Re: The past hypothesis

```> Probablistic statements are always about measure.  What you write above is
> true, but it is also true if you substitute "finite" for "infinite".  It's
> just that when you have a finite set or you are generating a potentially
> inifinite set, then the cardinality and the relative rate of generation
> provides a canonical measure.  But it's not the only one and not even
> necessarily the right one depending on the problem - did you read the paper
> I sent?```
```

So I did read your handout on probability.  And I'm *still* not an
expert on the subject.  SO.  Epic fail on your part.

>> So, given eternal recurrence, there are an infinite number of Rexs.
>> And an infinite number of not-Rexs.  Let's pair the Rexs off in a
>> one-to-one correspondence with the not-Rexs.  Then, let's go down the
>> list and put an "A" sticker on the Rexs.  And a "B" sticker on the
>> not-Rexs.  Then lets randomly arrange them in an infinitely long row
>> and select one at random.  What's the probability of selecting a Rex?
>> What's the probability of selecting an "A" sticker?
>
>
> I suppose your intent is to assign equal measure to each position on
> the list so, for any finite subsection of the list the measure of As
> and Bs will be equal.

If that was my intent, what would your response be?

>> But, now returning to the Boltzmann brain problem, Carroll says:
>>
>> "This version of the multiverse will feature both isolated Boltzmann
>> brains lurking in the empty de Sitter regions, and ordinary observers
>> found in the aftermath of the low-entropy beginnings of the baby
>> universes. Indeed, there should be an infinite number of both types.
>> So which infinity wins?   The kinds of fluctuations that create freak
>> observers in an equilibrium background are certainly rare, but the
>> kinds of fluctuations that create baby universes are also very rare."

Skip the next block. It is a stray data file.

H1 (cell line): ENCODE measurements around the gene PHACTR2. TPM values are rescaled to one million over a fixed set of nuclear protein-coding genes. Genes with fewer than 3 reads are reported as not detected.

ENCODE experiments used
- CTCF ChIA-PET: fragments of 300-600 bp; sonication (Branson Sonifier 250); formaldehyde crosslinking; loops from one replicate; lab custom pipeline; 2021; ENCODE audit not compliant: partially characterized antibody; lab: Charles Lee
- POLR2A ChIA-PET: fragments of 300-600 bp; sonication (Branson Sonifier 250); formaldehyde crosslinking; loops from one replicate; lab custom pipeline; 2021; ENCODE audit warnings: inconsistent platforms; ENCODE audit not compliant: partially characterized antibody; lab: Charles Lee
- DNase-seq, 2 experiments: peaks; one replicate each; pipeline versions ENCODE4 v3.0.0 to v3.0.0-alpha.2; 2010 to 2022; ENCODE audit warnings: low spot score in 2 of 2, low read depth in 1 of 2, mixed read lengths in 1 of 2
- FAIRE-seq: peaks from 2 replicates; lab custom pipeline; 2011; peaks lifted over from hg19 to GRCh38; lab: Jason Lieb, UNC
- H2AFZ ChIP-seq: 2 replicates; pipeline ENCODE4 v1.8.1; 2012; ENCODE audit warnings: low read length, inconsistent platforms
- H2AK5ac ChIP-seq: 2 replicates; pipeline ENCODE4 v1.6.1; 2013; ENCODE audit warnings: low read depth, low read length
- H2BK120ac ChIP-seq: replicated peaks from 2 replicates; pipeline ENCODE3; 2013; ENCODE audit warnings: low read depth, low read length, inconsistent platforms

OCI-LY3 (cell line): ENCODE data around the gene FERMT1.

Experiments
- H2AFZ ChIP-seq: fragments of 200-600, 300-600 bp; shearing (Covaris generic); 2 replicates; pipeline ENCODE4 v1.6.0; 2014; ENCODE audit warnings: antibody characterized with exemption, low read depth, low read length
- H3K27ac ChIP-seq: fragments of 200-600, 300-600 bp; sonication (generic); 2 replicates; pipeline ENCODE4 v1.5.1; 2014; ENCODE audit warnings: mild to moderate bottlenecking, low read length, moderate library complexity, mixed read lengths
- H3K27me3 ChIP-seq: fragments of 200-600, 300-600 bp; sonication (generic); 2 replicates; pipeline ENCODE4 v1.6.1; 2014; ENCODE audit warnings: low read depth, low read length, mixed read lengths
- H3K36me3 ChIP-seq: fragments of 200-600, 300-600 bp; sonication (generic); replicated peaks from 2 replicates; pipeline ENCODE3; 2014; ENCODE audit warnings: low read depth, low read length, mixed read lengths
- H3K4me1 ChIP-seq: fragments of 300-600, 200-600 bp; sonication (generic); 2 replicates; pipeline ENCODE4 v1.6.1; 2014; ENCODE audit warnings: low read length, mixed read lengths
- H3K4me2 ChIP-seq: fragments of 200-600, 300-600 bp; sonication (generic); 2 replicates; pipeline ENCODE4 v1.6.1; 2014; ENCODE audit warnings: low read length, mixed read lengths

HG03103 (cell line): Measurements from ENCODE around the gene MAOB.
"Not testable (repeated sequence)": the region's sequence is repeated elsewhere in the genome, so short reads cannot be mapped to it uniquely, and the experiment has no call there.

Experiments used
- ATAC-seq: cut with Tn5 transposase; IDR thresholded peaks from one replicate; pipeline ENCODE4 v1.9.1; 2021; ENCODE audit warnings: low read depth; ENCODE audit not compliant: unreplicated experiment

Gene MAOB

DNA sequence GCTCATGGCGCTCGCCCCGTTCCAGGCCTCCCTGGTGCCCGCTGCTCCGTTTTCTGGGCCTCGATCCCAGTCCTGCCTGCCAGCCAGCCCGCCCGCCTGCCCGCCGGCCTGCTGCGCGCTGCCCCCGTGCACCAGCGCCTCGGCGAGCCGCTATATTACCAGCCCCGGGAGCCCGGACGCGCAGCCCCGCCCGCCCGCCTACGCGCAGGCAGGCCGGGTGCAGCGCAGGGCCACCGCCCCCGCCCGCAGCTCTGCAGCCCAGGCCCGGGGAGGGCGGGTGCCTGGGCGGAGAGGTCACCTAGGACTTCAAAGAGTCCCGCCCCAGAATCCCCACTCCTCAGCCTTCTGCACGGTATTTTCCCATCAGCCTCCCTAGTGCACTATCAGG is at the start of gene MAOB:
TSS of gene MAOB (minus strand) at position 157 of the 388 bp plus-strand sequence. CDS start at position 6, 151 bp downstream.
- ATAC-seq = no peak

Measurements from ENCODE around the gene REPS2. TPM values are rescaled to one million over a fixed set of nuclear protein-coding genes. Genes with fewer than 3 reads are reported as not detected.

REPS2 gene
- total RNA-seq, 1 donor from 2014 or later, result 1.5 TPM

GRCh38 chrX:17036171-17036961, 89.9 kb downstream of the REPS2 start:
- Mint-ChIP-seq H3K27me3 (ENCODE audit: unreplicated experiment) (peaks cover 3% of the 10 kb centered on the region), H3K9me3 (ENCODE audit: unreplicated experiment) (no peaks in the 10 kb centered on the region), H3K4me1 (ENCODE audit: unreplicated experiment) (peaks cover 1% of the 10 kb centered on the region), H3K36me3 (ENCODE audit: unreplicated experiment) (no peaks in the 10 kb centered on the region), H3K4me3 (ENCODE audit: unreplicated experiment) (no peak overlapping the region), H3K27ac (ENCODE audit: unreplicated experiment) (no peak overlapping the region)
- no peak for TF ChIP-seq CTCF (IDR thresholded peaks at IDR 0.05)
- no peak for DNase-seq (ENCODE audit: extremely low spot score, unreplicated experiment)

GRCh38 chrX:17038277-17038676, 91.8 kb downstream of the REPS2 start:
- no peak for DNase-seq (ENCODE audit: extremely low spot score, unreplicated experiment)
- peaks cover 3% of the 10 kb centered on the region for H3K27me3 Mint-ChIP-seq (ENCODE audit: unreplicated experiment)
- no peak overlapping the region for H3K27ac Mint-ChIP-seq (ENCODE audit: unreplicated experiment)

>>
>> Well, since these are physically existing infinities of the same size,
>> then neither infinity wins.
>
> Carroll is hoping that future advances is physics will tell us the relative
> rate of creation of freak observers as compared to normal observers.  This
> will then provide a measure that is independent of whether the number is
> finite or infinite; just like we can say the probability of not-1 on die
> throw is five times as likely as a 1 throw independent of any assumption
> about the number of throws.

Okay so let's say that Carroll is correct.  And after an infinite
amount of time we end up with an infinite number of Boltzmann Brains
(BB) and Normal Brains (NB).

Now, even at the end of infinity, physics still hasn't advanced to the
point that we can infer from theory what the relative rate of creation
of each brain type is.

happened...an infinite set of time-indexed data that shows a (BB) plus
a time-stamp for each boltzmann brain that was created and a (NB) plus
a time-stamp for each normal brain.

probability distribution from it and have any confidence that this
measure accurately reflects the true  nature of the actual physical
processes that explain the distribution of the two different kinds of
brains?

In other words, if (unknown to us) in reality what controlled the
relative rate of creation was the equivalent of the random results of
a fair 6-sided die being rolled - where a "1" meant a Boltzmann brain
would be created while a "not-1" meant that a Normal brain would be
created - could we recover the fact of that 16.67% Boltzmann brain
creation rate using just the data in our infinite data set?

Or would the random nature of the generation process plus the infinite
nature of the data set result in us being unable to recover that
information with high confidence?

If at the end of time we have the same number of boltzmann brains and
of normal brains...then I'm not sure what difference it makes to talk
about the measure that generated them.  There's the same number of
each type.  There's a 1-to-1 mapping between the subset of BB's and
the subset of NB's in our infinite dataset.  Isn't there?

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